AUGUSTA — Two conservative Maine groups released a secretly recorded video Thursday that they say exposes “vulnerabilities” in Maine’s Department of Health and Human Services.

In the video, released by Americans for Prosperity and the Maine Heritage Policy Center, an actor visits a DHHS office in Biddeford and, calling himself Ted Ceanneidigh, tries to receive Medicaid benefits while broadly hinting that he is a drug smuggler. However, the man did not receive benefits.

The video was sent to Carol Weston, state director of Americans For Prosperity of Maine, by James O’Keefe, who calls himself a citizen journalist. His Project Veritas effort has generated controversy and criticism nationally for using heavily edited video clips to “expose” illegal activities or liberal media bias. Some of his past targets have included ACORN and Planned Parenthood.

Gov. Paul LePage, who campaigned for office in part on a pledge to reduce welfare fraud, said Thursday that he thinks the video, which the group said was shot in February, shows the worker was inexperienced and inadequately trained, but emphasized no fraud occurred.

“We need to be far more professional and we have to provide better training and I take complete responsibilty for that. That is my job to make sure that happens,” said LePage, who briefed reporters along with DHHS Commissioner Mary Mayhew.

But he added, “I do not believe for a second that the individual involved was willfully allowing abuse of the welfare system.”

The shorter, edited version of the video shown at a press conference Thursday focuses on the response of the DHHS worker, identified only as Diane. The clip shows her saying the applicant can report that he has no income because he has no paychecks — despite the fact that he tells her he runs a cash business. He also tells her he owns a Corvette and shows her a photo of what he says is his boat, “The Bob Marley.”

Weston said the actor eventually left the state office with a form to apply for MaineCare benefits.

“This video reveals explosive evidence of the potential for fraud within Maine’s Medicaid system,” Weston said. “It replaces what have been unverifiable anecdotes of welfare system fraud and abuse with a concrete example of unethical and potentially illegal behavior within Maine’s welfare bureaucracy.”

The actor never returned the application for processing. O’Keefe in an interview said his group felt it would be committing fraud to do so.

But in a 49-minute version of the video that the group also released, the worker also repeatedly tells the actor, who speaks with an Irish accent, that she cannot help him fill out his application until he presents photo identification, a passport or naturalization papers. She also repeatedly tries to get him to apply for insurance through Dirigo Health, which offers subsidized insurance, but would require him to pay a premium.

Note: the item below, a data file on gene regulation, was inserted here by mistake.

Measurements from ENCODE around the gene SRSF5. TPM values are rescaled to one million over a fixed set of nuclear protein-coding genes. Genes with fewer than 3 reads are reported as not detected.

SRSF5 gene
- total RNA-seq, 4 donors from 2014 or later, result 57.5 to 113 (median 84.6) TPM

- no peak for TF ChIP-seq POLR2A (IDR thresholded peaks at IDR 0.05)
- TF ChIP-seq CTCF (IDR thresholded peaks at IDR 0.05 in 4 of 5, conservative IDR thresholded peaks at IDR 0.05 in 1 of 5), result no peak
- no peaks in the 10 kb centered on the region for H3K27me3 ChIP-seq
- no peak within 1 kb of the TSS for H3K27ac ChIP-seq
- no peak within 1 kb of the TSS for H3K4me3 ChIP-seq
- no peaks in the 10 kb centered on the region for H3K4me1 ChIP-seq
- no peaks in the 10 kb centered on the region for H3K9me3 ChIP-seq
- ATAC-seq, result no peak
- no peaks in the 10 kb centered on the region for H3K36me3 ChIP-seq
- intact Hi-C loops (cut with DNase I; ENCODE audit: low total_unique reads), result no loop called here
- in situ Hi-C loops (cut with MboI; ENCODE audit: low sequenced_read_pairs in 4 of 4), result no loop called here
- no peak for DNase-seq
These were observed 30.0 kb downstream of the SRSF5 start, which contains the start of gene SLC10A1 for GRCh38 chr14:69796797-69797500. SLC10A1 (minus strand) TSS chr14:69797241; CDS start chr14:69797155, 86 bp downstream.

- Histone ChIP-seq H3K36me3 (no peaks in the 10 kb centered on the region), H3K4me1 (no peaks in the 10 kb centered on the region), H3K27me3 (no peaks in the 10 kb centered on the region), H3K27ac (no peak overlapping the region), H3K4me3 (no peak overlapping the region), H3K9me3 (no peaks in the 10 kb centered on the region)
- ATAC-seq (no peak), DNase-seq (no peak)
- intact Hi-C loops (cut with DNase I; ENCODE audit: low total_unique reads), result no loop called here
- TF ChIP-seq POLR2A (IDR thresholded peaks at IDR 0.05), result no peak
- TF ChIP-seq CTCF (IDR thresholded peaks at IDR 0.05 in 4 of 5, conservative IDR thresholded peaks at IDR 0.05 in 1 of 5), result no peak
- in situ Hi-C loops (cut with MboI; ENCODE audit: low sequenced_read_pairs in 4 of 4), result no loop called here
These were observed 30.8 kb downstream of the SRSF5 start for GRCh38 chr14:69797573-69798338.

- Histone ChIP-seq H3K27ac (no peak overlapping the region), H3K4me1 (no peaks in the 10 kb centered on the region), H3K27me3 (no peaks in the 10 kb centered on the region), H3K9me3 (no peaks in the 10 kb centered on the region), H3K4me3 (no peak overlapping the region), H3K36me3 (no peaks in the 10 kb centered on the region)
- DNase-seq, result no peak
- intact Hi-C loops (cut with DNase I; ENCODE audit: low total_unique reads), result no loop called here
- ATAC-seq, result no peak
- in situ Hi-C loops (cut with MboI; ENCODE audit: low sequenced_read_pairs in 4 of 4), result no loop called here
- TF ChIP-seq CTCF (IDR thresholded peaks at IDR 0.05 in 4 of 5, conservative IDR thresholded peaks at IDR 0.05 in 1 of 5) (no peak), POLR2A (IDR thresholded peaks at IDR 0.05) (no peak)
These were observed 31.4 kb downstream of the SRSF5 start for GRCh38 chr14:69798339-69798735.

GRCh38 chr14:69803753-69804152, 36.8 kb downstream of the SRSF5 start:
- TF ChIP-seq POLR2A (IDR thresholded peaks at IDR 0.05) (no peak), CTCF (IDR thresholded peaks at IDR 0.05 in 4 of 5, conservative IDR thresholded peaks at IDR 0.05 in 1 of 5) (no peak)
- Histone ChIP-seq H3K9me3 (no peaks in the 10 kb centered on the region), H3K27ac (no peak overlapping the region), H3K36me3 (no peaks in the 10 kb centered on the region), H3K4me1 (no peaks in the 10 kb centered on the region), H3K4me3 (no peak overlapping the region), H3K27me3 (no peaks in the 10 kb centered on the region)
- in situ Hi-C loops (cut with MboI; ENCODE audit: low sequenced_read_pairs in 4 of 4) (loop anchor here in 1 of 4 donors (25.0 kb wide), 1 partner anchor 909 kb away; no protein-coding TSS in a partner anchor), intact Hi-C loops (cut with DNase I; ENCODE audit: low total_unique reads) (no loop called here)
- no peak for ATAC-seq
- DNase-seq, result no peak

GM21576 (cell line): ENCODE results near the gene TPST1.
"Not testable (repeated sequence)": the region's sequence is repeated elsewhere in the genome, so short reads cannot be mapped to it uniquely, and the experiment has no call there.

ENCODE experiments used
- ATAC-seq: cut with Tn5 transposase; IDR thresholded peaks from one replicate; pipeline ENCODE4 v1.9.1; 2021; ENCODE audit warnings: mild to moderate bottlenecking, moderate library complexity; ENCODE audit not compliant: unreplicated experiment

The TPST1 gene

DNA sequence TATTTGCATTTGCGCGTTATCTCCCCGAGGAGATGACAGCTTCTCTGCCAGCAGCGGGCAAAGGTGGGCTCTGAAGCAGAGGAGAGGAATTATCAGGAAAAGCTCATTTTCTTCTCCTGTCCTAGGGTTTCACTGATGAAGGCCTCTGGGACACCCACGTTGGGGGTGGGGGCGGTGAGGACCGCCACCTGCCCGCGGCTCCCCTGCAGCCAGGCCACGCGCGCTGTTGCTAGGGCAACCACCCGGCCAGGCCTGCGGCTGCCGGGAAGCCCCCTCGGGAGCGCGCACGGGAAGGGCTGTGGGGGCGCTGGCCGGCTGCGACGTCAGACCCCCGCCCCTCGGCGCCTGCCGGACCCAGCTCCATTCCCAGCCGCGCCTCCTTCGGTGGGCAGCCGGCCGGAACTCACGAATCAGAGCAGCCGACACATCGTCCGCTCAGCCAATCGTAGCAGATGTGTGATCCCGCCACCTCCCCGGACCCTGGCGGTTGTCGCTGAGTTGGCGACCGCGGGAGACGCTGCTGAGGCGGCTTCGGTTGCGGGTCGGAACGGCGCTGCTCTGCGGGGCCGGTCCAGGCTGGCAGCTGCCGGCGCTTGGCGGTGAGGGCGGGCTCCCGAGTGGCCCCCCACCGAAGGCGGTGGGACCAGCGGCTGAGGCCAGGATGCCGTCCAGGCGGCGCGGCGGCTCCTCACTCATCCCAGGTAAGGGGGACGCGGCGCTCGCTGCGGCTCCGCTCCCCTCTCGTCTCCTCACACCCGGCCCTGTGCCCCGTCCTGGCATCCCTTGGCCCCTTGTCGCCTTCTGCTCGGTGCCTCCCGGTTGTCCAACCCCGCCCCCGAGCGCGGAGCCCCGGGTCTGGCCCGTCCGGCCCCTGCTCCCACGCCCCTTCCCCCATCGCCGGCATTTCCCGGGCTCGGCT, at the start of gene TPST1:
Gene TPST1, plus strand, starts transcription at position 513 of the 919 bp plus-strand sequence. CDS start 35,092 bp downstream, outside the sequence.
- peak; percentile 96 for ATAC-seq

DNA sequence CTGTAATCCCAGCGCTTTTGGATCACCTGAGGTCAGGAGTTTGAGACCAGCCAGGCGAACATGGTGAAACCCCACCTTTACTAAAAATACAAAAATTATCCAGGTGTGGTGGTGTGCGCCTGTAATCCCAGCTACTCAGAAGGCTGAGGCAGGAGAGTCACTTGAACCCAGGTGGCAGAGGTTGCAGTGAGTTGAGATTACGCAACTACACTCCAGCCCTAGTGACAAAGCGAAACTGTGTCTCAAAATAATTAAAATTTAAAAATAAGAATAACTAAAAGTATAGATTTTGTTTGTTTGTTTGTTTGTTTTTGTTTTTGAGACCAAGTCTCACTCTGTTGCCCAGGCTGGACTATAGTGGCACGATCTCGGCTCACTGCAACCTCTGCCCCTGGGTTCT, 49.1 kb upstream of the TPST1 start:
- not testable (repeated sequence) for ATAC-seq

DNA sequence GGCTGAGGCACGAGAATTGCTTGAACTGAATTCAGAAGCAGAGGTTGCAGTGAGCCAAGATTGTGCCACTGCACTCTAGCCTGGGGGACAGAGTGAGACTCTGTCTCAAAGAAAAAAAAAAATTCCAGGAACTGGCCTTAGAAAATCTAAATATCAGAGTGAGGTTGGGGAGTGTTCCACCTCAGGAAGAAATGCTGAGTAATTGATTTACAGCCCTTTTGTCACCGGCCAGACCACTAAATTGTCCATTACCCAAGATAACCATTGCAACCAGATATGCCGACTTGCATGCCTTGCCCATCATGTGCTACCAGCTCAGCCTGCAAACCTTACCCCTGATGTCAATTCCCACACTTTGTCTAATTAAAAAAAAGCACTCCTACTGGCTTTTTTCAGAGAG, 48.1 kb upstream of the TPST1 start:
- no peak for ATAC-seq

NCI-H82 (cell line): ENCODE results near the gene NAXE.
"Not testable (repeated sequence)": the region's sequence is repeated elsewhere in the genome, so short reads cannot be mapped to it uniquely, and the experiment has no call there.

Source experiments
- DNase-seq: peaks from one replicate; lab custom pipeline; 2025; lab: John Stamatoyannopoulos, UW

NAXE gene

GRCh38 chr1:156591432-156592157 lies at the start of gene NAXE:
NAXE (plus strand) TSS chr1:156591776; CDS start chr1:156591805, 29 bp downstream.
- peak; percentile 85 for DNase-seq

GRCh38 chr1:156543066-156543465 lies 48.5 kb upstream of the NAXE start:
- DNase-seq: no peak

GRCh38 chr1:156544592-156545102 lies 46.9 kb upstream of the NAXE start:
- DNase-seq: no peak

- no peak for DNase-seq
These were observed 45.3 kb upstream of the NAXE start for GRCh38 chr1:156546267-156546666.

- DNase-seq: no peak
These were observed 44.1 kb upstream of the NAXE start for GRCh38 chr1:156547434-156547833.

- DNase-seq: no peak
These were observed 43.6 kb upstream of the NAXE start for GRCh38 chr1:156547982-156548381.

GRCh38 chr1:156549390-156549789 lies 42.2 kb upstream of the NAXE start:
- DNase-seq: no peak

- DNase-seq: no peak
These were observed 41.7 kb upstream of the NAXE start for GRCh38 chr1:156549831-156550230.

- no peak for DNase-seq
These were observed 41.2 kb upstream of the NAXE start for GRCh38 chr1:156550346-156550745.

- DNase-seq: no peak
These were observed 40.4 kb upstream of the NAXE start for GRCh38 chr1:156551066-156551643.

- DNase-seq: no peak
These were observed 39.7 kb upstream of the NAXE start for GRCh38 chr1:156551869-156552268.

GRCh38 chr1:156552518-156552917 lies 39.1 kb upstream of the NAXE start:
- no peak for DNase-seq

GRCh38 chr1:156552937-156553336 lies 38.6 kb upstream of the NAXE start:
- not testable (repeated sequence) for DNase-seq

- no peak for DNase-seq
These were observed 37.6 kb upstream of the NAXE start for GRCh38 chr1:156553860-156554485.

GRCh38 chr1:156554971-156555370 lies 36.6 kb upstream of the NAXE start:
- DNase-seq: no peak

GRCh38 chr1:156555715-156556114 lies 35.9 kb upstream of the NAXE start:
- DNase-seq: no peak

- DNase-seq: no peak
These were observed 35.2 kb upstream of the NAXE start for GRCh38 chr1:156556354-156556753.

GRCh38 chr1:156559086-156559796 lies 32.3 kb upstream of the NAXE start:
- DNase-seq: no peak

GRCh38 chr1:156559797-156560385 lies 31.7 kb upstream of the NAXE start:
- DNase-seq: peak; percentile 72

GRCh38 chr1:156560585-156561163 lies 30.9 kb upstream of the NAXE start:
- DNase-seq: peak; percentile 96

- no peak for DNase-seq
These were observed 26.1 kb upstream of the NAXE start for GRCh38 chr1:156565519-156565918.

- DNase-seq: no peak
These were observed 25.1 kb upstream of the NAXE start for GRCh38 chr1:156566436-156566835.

The DHHS worker also consults her supervisor, who questions the applicant and tells him that he was being evasive.

O’Keefe said in an interview that the Maine video is part of a wider effort by himself and his backers to expose Medicaid fraud across the country.

He said Maine was selected because its laws allow people to be videotaped without their knowledge if one person — in this case, the person doing the taping — is aware of it.

“So far in all the videos we’ve done — it’s not just Maine — we have seen instances where people don’t do the right thing. I don’t believe that’s the individual employee, I think that’s the system that cultivates this type of behavior,” he said, citing similar examples in Ohio, Virginia and South Carolina.

His non-profit organization, Project Veritas, is funded by small donors who give online, O’Keefe said. He said he distributed the video to Americans for Prosperity of Maine and not LePage’s office because he didn’t “have a lot of contacts up there” and wanted to ensure the video would get widely distributed.

Weston said her group did not solicit the video.

Lance Dutson, chief executive officer of the Maine Heritage Policy Center, which also hosted Thursday’s press conference, said the video supports the theory his group has about the “culture” at DHHS.

“It shows clearly what many of us have believed for some time — that Maine’s welfare system is exceedingly vulnerable to fraud and that we have front-line stewards of taxpayer funds who are not adequately equipped to perform their duties,” he said.

LePage said he wishes he could have seen the video in February, when it was allegedly taken, so he could have addressed the problem earlier.

Mayhew defended the DHHS supervisor and the initial caseworker’s willingness to call her boss to help her.

“There are positives we also need to focus on,” Mayhew said.

Mayhew declined to discuss whether or not the DHHS worker, Diane, has or will face any disciplinary action.

“We need to focus on the system,” she said.

A recently created fraud and abuse workgroup had already identified the need for improved training for front-line workers, LePage and Mayhew said, but they said the video also provides a catalyst for action.

Sara Gagne-Holmes, of Maine Equal Justice Partners, an advocacy group for low-income Mainers, emphasized that the video showed no actual fraud and the applicant did not receive any benefits.

“I don’t think it shows any fraud; to say that it is an example of fraud is speculative,” she said. “But to say this is an example of all the anecdotes that we’ve heard in the past is false.”

O’Keefe said another video was shot at a different DHHS office in Maine and he hopes to unveil those results soon.

Rebekah Metzler – 620-7016

[email protected]

 


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